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Published July 18, 2012, 11:30 PM

Mathison: Understanding the science of a sunburn

Lobster, tomato, fried, baked – ’Tis the season for cuisine-related descriptors for the effects of too much sun on our skin.

By: Dr. Susan Mathison, Areavoices.com, INFORUM

Lobster, tomato, fried, baked – ’Tis the season for cuisine-related descriptors for the effects of too much sun on our skin.

While sunburn may seem like just a temporary irritation, it can cause long-lasting damage to the skin.

A few weeks ago in this column, I showed you a picture of what long-term low-level sun exposure does to your skin: wrinkles, sagging, spots and lines.

But what happens when you plan for a fun day in the sun, but forget to make plans for your skin?

I still remember the summer of 1981, my worst sunburn. After a long afternoon at a friend’s new backyard pool, my face, back and chest were red, and I had blisters on my forehead and shoulders.

I was working as a hostess and cashier at Red Lobster restaurant. How appropriate! The food was great there, but I didn’t look so great.

It took a week for the burn to fade, and then I started peeling like a snake. I know this sunburn doubled my risk for melanoma, and increased my risk for other skin cancers as well.

Dr. Zoe Draelos, a well-known dermatologist from North Carolina, bluntly states about sunburn: “The proteins in your skin are getting cooked.”

DNA damage has occurred. The body responds to the damage with increased blood flow to the skin in order to bring in cells to repair the damage. The extra blood in the capillaries of the skin causes the redness. Other inflammatory cells arrive to help in the repair process.

The first signs may not appear for a few hours after exposure and usually increase for the next 24 hours. A sunburn can easily rise to the level of first- and second-degree burns. Swelling, pain, blisters and hives may also occur. Fever, chills, nausea, headache and weakness indicate a severe reaction that may require a visit for medical help.

Children are especially susceptible. In rare cases, sunburn can be fatal.

Sunburn results when the amount of exposure to the sun or other ultraviolet light source exceeds the ability of the body’s protective pigment, melanin, to protect the skin. The same amount of sun exposure affects people differently depending on how much melanin is in their skin.

Some people try to build up a protective layer of melanin getting a base tan before going on vacation. This has been shown to provide protection equivalent to SPF of 3 or 4, not enough for a day at the beach.

The amount of melanin naturally occurring is mostly due to genetics. While fair-skinned people are more likely to get burned, even people with darker complexions can burn and hyperpigment.

Certain medications can also make you more susceptible to sunburn, such as Doxycycline, which I frequently prescribe for acne patients and sinus infection sufferers. Other culprits include cholesterol drugs, diuretics, sulfa and cipro antibiotics, tranquilizers and topical treatments like Retin-A.

If you do get a sunburn:

  • Try taking a cool shower or bath, or placing wet, cold wash rags on the burn. Dr. Draelos suggest cold skim milk as a skin soother.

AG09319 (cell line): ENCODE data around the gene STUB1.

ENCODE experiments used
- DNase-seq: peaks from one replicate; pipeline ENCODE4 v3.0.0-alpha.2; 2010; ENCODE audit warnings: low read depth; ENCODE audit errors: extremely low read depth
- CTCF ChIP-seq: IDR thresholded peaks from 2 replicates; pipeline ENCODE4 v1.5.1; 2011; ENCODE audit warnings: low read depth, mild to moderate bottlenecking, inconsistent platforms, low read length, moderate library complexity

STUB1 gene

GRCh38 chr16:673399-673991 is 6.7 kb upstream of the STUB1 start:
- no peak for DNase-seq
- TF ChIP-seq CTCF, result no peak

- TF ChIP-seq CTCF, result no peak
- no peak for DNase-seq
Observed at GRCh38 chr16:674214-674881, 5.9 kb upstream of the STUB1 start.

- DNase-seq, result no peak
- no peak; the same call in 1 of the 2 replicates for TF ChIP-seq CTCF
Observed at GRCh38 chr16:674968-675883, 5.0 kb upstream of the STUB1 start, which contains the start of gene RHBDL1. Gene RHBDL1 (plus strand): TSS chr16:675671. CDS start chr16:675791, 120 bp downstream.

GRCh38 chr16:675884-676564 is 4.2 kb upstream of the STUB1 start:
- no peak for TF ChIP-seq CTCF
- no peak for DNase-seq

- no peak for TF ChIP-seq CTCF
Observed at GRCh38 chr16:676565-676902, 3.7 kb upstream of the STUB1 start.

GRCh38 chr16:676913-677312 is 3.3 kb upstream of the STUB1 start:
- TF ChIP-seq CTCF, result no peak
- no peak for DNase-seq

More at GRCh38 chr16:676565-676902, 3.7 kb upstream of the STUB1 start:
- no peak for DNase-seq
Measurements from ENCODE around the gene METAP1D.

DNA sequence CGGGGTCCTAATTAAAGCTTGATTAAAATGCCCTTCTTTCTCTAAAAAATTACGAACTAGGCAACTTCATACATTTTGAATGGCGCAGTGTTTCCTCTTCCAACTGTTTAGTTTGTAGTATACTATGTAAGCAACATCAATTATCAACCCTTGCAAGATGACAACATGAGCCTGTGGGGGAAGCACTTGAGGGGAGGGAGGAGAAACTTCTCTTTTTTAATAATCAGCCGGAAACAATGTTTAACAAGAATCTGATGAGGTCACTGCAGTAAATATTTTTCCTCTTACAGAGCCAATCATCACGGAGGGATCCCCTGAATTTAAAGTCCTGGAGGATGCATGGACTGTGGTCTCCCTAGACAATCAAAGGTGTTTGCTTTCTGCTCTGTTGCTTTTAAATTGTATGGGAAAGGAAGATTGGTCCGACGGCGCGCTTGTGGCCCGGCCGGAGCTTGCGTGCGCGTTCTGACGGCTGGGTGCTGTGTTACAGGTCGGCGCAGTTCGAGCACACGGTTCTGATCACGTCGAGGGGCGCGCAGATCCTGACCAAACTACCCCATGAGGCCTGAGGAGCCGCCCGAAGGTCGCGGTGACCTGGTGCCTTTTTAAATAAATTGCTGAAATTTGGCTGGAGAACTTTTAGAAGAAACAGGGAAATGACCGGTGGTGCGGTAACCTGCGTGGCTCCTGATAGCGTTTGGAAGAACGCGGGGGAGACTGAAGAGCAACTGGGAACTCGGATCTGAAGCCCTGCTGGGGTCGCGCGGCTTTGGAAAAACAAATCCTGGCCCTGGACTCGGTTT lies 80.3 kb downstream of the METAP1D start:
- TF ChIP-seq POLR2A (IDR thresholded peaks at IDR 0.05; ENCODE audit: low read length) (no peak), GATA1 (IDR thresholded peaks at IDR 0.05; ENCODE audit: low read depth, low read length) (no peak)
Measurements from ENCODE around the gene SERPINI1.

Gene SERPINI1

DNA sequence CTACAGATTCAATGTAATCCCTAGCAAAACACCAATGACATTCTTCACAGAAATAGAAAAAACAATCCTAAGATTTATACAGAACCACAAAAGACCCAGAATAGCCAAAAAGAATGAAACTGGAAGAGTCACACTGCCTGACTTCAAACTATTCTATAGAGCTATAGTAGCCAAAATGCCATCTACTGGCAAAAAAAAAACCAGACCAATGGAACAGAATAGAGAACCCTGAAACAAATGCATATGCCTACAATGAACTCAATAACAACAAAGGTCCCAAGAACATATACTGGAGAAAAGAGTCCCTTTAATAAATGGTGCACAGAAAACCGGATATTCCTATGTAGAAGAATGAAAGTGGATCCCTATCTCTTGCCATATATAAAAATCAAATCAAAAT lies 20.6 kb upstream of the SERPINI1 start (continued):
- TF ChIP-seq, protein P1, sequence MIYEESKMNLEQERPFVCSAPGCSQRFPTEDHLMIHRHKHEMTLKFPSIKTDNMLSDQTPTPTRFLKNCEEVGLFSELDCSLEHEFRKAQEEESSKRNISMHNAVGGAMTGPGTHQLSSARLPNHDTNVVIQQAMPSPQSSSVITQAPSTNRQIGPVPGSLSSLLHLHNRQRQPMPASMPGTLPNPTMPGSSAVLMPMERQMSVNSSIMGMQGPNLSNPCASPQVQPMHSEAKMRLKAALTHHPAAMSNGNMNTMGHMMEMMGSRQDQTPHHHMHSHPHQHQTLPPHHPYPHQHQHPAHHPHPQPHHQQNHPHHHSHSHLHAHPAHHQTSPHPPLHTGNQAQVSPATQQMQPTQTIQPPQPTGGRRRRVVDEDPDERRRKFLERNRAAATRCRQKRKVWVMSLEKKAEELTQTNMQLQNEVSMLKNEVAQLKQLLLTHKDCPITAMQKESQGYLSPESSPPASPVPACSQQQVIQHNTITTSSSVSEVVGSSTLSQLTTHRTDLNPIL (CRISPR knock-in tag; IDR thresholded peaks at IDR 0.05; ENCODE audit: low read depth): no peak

• Avoid products that contain benzocaine, lidocaine, or petrolalum (like Vaseline).

  • Take care if blisters are present to help prevent infection.

  • If your skin is not blistering, apply moisturizing cream to relieve discomfort.

  • Take over the counter medications, like ibuprofen, to relieve pain and decrease the inflammation from sunburn.

  • DON’T give aspirin to children. Cortisone creams may help reduce the inflammation. I would try aloe gel first.

  • Wear loose cotton clothing.

Sunburn increases the metabolic demands on the body, increasing the needs for water and other nutrients to prevent skin breakdown and secondary infections.

We use Gentlewaves LED light in our office. It’s been shown to speed the rate of recovery for sunburn and radiation dermatitis.

Sunburn is better prevented than treated. Remember, the sun’s rays are strongest between the 10 a.m. and 4 p.m. They’re also stronger at higher altitudes and lower latitudes (closer to the tropics). Reflection off water, sand, or snow can intensify the sun’s burning rays.

Effective sunscreens are available in a wide variety of strengths. Most doctors recommend a broad spectrum sunscreen of at least SPF 30, reapplied every 2 hours. I recommend zinc and titanium based sunblockers over the chemically based products that break down more quickly. Apply generously. Use about a shot glass size of product for your body and face.

Don’t forget to protect your eyes to, as UV exposure increases the risk of cataracts and macular degeneration.

If you are out in the sun for a prolonged period of time during the day, wearing a hat and other protective clothing is recommended. Light clothing reflects the sun most effectively. Rit Dye makes products that you can rinse your clothes in to make them shield UV damage.

Sun and outdoor activities are good for our soul, but can be hard on our skin. Plan ahead to protect your body’s largest organ, your skin, and you’ll be happier and safer.

Dr. Susan Mathison founded Catalyst Medical Center in Fargo and created PositivelyBeautiful.com.